Goodbye, Isao Takahata

Goodbye, Isao Takahata.

You were every bit the dreamer Hayao Miyazaki is, every bit the master. You won’t be memorialized here in the west as you should, but those who know your brilliance, who were deeply affected by your work, will remember.

We’ll remember how you taught us that family can be sloppy, imperfect, and ugly, and still love with a ferocity and authenticity that shows, this is what family is.

We’ll remember how you taught us that our journeys from youth into adulthood don’t always match what we want for ourselves and what society expects from us, and that that’s okay.


We’ll remember how you taught us that what we do as leaders, laborers, and consumers impacts the lives around us, and that sometimes inaction makes us perpetrators, too.

We’ll remember how you taught us that life is beautiful and life is tragic, and still, we go on.

We’ll remember how you taught us to face the discomforts of the world around us, that when we forget to love, that when we choose not to, some who are not strong enough to care for themselves become nameless victims—but they do have names, they do have souls, they do have hearts, perhaps far bigger than our own.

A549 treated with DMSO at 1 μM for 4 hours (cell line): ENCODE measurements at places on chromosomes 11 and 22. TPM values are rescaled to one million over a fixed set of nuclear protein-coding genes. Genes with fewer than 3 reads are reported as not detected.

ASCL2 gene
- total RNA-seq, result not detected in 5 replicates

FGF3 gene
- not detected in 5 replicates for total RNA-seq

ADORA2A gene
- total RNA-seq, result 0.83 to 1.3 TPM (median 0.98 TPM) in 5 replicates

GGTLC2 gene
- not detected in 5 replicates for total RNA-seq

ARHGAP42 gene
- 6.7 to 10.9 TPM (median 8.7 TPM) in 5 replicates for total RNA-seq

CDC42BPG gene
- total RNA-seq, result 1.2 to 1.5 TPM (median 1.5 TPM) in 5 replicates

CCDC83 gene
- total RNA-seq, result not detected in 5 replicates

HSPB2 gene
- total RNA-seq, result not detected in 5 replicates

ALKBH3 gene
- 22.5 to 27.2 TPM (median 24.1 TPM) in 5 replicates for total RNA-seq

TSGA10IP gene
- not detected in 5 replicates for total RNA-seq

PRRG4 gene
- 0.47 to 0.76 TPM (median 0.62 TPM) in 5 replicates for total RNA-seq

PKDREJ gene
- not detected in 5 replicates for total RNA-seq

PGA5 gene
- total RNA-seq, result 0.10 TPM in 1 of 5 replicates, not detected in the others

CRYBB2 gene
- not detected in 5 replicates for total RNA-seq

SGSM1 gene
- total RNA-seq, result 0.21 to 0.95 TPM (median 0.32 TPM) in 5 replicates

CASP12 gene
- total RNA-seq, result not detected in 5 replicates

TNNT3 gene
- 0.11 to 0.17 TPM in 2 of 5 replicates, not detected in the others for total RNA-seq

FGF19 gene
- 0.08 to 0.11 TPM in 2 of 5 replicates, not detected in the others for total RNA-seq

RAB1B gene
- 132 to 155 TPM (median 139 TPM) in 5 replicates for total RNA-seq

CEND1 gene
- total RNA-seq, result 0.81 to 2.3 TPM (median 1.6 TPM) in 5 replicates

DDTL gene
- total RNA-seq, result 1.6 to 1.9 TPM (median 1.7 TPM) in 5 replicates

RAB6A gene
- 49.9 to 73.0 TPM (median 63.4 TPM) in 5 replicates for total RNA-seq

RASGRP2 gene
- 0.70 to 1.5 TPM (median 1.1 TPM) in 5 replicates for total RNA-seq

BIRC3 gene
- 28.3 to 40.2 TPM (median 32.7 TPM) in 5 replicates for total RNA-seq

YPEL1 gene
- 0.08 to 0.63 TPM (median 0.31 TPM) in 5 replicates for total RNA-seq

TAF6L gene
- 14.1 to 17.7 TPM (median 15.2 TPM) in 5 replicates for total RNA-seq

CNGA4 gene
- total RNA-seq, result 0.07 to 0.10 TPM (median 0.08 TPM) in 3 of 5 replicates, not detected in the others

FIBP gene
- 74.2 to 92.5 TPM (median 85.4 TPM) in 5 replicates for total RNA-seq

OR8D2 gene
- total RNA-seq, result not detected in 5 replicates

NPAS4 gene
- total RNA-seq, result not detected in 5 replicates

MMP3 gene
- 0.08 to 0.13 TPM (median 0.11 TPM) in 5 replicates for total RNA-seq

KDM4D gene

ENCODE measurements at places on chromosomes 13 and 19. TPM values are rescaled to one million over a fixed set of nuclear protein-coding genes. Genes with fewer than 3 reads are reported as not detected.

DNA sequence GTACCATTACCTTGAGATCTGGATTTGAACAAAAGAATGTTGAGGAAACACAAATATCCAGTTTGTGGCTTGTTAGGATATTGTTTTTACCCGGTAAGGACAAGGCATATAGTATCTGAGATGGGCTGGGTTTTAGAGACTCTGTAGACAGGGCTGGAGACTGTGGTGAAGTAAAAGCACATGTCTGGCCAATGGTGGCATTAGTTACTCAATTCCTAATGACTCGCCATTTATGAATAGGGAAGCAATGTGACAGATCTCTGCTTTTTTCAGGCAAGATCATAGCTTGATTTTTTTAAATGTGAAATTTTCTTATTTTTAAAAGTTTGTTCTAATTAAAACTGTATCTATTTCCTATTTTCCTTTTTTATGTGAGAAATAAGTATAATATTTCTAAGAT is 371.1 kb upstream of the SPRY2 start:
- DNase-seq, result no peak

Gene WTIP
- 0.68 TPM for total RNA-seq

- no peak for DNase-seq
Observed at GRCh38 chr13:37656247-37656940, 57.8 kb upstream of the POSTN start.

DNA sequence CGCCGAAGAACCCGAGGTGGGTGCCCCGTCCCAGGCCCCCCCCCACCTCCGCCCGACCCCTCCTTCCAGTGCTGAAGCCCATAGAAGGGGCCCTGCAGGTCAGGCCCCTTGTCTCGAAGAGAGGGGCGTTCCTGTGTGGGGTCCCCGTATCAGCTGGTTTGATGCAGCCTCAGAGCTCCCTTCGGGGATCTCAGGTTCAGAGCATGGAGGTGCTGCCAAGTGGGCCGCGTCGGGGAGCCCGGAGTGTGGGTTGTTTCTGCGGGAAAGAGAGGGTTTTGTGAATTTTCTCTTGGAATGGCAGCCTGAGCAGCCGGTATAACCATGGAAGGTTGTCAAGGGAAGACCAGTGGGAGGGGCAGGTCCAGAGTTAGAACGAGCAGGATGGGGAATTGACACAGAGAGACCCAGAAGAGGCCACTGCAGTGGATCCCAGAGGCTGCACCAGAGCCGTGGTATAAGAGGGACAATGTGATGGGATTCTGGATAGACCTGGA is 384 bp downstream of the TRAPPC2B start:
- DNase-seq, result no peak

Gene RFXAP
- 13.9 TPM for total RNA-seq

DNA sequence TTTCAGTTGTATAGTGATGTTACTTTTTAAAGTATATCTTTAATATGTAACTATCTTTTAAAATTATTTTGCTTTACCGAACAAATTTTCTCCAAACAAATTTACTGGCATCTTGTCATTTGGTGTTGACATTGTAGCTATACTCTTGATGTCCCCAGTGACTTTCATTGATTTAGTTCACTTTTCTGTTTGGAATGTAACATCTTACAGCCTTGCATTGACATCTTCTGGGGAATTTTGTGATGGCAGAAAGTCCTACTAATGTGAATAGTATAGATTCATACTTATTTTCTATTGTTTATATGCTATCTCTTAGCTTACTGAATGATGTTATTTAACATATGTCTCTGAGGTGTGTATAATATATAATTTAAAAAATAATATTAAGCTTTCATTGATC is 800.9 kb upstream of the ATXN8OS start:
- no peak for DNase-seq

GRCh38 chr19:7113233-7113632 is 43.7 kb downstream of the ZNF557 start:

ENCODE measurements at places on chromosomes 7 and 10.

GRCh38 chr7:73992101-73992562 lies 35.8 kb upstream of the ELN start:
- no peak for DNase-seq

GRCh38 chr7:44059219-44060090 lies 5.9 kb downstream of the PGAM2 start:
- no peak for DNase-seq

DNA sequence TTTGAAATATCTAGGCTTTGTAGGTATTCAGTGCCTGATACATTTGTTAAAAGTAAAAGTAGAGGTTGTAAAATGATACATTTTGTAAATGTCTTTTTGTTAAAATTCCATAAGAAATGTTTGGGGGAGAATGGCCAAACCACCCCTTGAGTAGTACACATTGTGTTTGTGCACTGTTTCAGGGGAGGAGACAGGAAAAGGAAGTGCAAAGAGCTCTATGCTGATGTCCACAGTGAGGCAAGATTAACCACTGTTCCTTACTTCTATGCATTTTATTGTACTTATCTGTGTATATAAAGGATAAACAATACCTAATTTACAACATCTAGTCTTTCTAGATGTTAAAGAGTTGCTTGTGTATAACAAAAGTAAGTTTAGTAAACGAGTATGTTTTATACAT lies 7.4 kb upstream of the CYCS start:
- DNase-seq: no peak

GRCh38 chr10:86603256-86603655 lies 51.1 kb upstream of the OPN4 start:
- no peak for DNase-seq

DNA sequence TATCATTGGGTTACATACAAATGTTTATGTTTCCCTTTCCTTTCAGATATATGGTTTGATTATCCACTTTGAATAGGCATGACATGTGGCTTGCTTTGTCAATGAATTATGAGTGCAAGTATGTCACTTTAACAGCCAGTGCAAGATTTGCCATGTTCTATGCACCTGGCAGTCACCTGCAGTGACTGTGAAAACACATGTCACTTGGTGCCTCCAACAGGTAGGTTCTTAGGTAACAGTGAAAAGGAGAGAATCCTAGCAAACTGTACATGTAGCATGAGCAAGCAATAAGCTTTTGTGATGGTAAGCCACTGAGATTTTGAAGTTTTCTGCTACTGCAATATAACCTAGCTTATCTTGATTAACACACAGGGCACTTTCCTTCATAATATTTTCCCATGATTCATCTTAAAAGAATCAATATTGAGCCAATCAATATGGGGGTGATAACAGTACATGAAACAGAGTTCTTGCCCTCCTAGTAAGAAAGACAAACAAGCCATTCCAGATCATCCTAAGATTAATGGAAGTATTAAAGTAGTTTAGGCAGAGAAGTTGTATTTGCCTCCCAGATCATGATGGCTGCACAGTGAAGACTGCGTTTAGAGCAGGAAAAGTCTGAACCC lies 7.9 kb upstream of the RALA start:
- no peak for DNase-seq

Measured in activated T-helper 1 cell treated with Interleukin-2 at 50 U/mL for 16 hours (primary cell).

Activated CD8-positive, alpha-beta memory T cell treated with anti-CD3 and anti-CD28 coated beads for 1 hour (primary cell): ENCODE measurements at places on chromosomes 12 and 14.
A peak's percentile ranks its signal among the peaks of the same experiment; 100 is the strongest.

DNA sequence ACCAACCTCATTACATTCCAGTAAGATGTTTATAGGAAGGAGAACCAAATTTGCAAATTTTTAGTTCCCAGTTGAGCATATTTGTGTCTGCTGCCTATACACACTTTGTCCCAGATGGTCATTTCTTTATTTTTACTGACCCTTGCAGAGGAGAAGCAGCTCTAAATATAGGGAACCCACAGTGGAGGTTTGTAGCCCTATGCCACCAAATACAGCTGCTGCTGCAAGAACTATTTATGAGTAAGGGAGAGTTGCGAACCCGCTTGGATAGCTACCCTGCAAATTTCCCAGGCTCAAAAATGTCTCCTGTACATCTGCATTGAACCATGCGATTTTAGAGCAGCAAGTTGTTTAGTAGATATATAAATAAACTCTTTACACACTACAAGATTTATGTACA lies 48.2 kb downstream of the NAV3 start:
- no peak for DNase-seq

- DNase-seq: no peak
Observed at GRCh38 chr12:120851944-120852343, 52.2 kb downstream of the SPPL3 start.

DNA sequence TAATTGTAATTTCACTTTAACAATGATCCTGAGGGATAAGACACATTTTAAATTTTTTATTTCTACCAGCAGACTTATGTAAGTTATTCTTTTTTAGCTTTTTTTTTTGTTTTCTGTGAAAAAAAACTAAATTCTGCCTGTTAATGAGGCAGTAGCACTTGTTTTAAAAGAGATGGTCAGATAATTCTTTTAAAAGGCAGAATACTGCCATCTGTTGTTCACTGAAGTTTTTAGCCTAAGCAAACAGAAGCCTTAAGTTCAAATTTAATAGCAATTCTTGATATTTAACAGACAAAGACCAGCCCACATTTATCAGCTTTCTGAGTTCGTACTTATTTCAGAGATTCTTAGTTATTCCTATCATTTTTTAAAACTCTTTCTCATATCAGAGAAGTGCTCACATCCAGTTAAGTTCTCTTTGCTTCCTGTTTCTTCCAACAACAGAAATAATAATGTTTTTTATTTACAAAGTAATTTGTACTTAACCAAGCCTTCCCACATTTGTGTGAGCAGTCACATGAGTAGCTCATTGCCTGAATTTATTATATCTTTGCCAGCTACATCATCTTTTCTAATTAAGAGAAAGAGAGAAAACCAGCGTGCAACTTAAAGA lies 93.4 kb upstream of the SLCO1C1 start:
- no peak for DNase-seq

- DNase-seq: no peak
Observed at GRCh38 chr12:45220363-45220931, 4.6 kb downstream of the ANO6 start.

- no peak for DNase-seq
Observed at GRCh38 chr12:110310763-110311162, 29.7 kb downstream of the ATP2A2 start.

And your heart, your heart, was big. We saw it in the beauty you created, which we were privileged to share in. We’ll miss you, but we’re thankful that you left something behind, a trace, a memory, of what the world once was, of what it can be, of what it should be.

You left us your heart—and we will always treasure it.

Thank you, Isao Takahata. Thank you and goodbye.

Featured illustration by 采采 | reprinted w/permission


4 thoughts on “Goodbye, Isao Takahata

  1. ….:O :(((

    My god. I…I didn’t realize he’d died. I’m not sure why this suddenly hits me like a pile of bricks, because…I mean, I’ve never seen any of his work all the way through. I think it’s because I know of that work’s quality, and because what little I did see was so powerful that for a couple of minutes, it swept me away. Grave of the Fireflies’ opening is so potent and heavy with mortality and death that it moved me into tears.

    Rest in peace, sir. You contributed something to the world that we will not see the like of again.

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